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Ecuador president pledges new constitution

[JURIST] Ecuadorean President Rafael Correa [official website, in Spanish; personal website] said Monday that he plans to disband the Ecuadorean congress and rewrite the country's constitution [text, in Spanish]. Correa's statement comes only a day after unofficial results in the Constitutional Assembly elections indicated a landslide victory [JURIST report] for his leftist coalition. Correa plans to push for a constitution free of foreign influence and to institute reforms to restrain powerful political parties [JURIST report], increase government accountability, and hold regional, rather than national, elections.

Correa proposed convening a constitutional assembly to draft a new constitution after a referendum to rewrite [JURIST report] the current constitution was overwhelmingly passed in April. The assembly will begin drafting on October 31, although the final proposal will not take effect unless it garners a majority vote in a 2008 national referendum. Critics fear that Correa will follow the lead of Venezuelan President Hugo Chavez [BBC profile] in using the assembly to expand presidential power [JURIST report]. In April, the congress dismissed the prior constitutional tribunal judges after they ordered the reinstatement of 50 lawmakers [JURIST report] who were dismissed [JURIST report] in February by the country's electoral tribunal for allegedly interfering in the referendum. AFP has more.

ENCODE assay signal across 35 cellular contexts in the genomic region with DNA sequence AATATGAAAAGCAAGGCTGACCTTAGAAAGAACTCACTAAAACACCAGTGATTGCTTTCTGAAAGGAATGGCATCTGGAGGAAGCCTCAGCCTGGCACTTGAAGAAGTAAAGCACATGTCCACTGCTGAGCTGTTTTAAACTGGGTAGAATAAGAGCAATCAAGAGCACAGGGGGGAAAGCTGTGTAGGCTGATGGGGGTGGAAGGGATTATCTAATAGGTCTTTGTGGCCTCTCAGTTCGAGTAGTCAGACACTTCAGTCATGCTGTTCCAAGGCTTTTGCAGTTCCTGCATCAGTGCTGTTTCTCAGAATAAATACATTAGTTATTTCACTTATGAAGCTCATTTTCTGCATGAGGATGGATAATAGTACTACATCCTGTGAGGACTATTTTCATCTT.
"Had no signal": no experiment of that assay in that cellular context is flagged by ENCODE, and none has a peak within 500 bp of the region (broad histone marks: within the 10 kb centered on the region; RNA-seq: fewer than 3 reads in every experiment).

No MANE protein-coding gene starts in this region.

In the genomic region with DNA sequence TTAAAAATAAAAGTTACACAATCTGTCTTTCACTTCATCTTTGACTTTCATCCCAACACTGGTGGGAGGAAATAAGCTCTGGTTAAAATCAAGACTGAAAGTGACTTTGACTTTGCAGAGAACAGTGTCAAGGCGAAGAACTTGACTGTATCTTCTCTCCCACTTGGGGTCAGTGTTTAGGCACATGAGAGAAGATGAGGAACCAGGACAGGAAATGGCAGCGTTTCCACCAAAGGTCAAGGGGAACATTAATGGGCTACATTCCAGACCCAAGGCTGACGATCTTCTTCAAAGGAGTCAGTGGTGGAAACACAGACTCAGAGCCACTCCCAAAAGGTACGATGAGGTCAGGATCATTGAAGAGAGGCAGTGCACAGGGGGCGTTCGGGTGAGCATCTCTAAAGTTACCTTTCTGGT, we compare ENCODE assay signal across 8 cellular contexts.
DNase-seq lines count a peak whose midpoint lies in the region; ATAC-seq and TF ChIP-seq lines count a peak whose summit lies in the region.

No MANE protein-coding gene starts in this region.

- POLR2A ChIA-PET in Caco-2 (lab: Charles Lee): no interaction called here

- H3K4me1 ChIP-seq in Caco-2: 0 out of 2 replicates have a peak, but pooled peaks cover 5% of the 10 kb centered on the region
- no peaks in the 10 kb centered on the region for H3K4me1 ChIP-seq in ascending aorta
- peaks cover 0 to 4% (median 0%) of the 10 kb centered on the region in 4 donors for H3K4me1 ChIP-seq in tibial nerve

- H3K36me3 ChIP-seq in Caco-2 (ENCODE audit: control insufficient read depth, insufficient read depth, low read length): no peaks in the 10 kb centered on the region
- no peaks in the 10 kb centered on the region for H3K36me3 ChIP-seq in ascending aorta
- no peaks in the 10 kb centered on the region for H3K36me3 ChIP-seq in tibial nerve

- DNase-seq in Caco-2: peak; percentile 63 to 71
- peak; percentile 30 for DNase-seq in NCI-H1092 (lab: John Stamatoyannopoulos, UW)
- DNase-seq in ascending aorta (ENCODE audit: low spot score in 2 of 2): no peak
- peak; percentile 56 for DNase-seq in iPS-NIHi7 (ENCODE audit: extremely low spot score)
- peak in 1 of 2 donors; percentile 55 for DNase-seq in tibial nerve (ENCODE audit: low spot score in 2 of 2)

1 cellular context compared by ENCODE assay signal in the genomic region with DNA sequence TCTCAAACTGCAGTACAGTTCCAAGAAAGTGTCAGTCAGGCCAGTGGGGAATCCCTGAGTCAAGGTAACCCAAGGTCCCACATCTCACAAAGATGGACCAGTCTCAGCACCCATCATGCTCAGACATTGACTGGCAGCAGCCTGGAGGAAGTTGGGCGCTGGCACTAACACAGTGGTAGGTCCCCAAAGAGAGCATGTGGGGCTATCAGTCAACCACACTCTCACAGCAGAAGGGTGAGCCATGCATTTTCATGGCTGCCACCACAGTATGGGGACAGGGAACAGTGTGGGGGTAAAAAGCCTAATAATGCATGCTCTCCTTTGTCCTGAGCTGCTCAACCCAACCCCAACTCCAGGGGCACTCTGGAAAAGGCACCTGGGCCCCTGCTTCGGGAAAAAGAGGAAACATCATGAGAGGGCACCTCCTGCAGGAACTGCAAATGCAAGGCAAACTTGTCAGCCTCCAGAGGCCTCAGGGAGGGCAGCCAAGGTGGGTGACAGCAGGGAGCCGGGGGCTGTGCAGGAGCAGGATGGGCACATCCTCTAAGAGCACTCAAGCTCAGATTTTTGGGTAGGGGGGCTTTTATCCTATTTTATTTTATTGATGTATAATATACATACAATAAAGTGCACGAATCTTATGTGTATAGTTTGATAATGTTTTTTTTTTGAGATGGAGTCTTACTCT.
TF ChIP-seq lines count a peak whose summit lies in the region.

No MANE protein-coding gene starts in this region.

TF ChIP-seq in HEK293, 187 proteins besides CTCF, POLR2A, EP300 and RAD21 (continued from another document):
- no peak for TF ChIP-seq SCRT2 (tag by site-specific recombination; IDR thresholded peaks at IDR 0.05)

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Paper Chase is JURIST's real-time legal news service, powered by a team of 30 law student reporters and editors led by law professor Bernard Hibbitts at the University of Pittsburgh School of Law. As an educational service, Paper Chase is dedicated to presenting important legal news and materials rapidly, objectively and intelligibly in an accessible format.

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